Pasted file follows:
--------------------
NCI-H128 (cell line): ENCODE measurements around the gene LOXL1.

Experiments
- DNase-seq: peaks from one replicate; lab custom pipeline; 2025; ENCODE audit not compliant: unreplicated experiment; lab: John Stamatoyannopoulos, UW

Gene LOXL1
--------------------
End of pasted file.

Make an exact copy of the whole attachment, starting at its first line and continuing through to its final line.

NCI-H128 (cell line): ENCODE measurements around the gene LOXL1.

Experiments
- DNase-seq: peaks from one replicate; lab custom pipeline; 2025; ENCODE audit not compliant: unreplicated experiment; lab: John Stamatoyannopoulos, UW

Gene LOXL1